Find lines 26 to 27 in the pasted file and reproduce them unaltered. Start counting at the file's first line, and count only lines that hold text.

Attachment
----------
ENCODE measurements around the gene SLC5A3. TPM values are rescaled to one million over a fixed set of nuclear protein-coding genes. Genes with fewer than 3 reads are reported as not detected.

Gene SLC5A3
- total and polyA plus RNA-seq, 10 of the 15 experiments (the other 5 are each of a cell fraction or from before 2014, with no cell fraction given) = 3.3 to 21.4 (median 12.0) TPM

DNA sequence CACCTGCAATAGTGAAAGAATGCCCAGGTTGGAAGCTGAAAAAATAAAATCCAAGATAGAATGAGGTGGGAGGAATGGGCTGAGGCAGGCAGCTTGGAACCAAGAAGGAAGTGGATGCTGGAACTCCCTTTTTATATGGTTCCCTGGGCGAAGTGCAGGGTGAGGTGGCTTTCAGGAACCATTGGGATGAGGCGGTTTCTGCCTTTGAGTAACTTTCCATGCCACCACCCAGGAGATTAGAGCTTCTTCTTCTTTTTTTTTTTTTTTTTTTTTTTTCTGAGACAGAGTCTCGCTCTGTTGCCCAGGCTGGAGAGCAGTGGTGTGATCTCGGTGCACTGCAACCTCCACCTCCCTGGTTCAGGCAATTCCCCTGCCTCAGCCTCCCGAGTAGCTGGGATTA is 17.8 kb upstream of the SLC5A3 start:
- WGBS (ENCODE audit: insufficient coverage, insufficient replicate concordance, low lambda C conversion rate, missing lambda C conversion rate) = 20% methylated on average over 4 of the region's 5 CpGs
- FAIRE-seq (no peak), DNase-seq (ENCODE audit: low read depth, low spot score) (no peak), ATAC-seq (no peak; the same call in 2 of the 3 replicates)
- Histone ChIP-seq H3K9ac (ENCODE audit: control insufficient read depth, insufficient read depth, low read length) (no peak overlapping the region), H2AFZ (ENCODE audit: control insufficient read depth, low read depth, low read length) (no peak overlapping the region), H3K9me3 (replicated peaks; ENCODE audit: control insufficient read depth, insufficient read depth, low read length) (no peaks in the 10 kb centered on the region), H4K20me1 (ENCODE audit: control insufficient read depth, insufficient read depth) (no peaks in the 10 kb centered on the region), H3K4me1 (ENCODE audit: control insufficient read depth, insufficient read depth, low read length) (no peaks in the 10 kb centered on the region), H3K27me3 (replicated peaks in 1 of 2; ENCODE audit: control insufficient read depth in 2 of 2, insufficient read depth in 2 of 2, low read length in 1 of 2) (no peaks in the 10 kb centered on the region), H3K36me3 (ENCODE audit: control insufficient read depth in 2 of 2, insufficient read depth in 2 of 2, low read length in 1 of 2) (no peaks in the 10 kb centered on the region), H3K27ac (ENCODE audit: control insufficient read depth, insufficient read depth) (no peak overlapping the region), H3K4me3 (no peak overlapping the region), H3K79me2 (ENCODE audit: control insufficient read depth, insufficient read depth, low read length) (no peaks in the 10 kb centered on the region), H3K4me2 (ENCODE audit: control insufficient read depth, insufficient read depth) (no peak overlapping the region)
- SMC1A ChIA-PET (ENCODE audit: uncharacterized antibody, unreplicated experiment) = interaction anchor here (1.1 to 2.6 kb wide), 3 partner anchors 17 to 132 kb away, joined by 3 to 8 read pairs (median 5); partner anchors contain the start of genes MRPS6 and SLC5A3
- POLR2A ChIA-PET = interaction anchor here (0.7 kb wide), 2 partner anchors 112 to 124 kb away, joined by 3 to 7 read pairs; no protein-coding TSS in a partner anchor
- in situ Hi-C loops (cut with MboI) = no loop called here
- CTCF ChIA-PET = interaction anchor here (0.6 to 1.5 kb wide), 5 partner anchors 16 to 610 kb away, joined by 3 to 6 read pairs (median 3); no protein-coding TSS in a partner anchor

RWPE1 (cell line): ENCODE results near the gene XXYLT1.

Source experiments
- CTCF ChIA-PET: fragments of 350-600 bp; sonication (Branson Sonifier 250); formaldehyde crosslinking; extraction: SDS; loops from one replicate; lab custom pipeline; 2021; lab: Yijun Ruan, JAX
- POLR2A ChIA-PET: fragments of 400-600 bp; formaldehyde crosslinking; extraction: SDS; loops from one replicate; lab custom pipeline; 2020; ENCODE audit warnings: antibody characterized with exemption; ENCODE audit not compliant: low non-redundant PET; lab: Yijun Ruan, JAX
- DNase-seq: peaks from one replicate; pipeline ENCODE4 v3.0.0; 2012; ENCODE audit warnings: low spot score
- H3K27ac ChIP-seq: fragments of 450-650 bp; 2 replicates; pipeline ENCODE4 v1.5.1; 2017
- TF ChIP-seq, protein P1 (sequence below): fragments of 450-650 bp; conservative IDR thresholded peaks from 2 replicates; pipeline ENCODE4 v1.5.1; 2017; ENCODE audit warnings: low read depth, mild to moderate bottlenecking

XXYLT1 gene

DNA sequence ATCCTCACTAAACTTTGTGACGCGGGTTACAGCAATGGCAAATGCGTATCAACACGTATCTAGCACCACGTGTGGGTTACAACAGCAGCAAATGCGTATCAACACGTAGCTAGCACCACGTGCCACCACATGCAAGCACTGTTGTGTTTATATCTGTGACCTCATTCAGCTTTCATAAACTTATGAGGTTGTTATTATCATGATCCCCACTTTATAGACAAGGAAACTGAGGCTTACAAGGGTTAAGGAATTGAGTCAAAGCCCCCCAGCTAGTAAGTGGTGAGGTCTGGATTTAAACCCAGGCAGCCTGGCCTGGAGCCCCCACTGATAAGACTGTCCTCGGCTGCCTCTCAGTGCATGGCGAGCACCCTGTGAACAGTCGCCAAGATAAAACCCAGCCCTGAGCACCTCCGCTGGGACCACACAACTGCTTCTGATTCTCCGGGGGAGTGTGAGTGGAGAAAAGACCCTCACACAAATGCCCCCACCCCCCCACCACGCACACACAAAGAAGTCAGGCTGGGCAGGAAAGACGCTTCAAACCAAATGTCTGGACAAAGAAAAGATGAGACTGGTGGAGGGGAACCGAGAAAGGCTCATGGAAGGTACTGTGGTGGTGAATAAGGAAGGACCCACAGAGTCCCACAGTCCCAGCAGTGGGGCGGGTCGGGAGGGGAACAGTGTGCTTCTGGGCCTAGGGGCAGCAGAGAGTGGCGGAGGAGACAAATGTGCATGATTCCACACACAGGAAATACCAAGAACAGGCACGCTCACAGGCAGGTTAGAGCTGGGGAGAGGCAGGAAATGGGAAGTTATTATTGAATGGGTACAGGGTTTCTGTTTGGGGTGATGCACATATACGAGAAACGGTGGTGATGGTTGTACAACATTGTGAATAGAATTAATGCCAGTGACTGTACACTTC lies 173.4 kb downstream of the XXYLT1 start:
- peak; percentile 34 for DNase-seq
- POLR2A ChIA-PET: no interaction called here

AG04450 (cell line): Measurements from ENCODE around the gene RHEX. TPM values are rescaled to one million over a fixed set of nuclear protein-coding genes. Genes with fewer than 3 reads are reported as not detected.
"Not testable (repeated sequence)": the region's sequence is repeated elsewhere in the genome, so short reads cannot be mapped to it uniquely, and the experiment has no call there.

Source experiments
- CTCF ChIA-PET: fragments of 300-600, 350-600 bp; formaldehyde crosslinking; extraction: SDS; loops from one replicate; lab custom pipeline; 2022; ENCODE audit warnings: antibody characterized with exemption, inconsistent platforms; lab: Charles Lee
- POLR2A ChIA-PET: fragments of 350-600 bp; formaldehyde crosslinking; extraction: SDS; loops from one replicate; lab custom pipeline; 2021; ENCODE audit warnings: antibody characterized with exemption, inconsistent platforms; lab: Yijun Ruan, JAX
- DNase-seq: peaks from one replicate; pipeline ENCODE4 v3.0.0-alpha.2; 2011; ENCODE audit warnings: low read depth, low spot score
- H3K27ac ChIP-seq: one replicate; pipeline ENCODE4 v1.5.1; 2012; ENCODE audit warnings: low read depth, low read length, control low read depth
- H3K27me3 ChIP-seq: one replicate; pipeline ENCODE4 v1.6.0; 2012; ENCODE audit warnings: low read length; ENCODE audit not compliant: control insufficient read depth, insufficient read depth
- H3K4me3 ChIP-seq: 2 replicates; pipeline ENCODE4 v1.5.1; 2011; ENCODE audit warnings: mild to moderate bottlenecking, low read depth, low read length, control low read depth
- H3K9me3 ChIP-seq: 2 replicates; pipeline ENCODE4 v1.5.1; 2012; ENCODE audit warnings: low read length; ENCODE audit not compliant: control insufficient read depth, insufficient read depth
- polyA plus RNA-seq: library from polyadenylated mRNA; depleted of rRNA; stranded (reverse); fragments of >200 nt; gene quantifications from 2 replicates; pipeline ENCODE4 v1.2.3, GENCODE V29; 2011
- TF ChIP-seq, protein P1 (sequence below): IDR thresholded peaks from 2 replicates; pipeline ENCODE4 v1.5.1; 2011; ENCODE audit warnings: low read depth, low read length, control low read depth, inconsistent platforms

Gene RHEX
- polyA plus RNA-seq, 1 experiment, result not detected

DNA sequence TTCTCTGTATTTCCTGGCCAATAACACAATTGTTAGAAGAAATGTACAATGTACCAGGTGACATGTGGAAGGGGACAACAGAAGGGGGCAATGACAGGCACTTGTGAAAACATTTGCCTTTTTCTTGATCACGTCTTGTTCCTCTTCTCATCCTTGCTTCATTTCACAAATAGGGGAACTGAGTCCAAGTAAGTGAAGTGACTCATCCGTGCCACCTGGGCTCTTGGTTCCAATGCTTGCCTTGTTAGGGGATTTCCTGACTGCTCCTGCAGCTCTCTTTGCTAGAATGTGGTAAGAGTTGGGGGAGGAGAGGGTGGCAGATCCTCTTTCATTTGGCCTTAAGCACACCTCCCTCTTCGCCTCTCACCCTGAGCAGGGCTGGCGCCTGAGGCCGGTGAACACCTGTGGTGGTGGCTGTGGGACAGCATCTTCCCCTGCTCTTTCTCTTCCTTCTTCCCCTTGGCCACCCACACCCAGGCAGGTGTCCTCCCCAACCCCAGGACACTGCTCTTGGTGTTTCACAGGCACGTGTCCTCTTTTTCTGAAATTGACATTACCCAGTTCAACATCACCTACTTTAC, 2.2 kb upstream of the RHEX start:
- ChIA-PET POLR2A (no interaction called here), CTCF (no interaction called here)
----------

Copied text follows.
- CTCF ChIA-PET: fragments of 300-600, 350-600 bp; formaldehyde crosslinking; extraction: SDS; loops from one replicate; lab custom pipeline; 2022; ENCODE audit warnings: antibody characterized with exemption, inconsistent platforms; lab: Charles Lee
- POLR2A ChIA-PET: fragments of 350-600 bp; formaldehyde crosslinking; extraction: SDS; loops from one replicate; lab custom pipeline; 2021; ENCODE audit warnings: antibody characterized with exemption, inconsistent platforms; lab: Yijun Ruan, JAX